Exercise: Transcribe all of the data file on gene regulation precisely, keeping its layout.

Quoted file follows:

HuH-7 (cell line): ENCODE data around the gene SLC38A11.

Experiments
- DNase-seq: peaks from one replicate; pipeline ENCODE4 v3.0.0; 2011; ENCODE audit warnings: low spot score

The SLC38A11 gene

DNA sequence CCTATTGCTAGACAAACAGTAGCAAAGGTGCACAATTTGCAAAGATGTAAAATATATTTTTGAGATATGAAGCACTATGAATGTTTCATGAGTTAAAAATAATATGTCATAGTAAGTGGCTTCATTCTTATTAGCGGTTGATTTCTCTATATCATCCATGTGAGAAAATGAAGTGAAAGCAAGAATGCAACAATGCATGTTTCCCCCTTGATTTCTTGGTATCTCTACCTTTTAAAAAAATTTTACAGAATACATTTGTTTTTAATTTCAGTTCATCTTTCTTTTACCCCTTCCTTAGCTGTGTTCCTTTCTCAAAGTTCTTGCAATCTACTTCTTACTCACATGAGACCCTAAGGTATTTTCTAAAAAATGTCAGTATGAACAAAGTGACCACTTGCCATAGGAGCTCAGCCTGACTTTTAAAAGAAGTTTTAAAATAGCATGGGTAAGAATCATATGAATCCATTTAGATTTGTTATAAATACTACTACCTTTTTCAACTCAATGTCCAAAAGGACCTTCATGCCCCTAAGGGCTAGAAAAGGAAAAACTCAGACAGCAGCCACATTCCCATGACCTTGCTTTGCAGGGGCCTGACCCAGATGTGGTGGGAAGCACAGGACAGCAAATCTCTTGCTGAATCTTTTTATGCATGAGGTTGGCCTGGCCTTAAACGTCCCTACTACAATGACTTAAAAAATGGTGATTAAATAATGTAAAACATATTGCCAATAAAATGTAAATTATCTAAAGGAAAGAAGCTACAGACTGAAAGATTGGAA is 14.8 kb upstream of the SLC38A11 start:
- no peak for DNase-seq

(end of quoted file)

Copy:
HuH-7 (cell line): ENCODE data around the gene SLC38A11.

Experiments
- DNase-seq: peaks from one replicate; pipeline ENCODE4 v3.0.0; 2011; ENCODE audit warnings: low spot score

The SLC38A11 gene

DNA sequence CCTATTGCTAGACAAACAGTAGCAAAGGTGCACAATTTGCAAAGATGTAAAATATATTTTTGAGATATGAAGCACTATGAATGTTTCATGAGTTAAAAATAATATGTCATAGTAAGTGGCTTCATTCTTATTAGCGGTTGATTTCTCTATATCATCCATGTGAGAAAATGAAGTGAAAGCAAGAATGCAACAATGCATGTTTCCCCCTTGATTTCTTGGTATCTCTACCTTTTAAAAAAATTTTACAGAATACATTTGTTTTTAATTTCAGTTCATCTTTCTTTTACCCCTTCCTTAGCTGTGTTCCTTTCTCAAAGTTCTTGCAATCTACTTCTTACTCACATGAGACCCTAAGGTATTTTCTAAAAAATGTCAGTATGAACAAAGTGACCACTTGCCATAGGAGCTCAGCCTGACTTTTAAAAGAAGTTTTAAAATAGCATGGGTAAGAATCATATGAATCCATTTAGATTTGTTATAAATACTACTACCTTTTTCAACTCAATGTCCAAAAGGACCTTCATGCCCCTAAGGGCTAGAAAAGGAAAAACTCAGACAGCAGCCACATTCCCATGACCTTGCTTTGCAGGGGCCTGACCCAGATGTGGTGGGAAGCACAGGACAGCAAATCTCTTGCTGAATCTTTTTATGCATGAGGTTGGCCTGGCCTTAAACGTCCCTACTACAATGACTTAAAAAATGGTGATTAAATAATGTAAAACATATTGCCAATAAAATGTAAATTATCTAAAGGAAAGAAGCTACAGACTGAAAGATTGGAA is 14.8 kb upstream of the SLC38A11 start:
- no peak for DNase-seq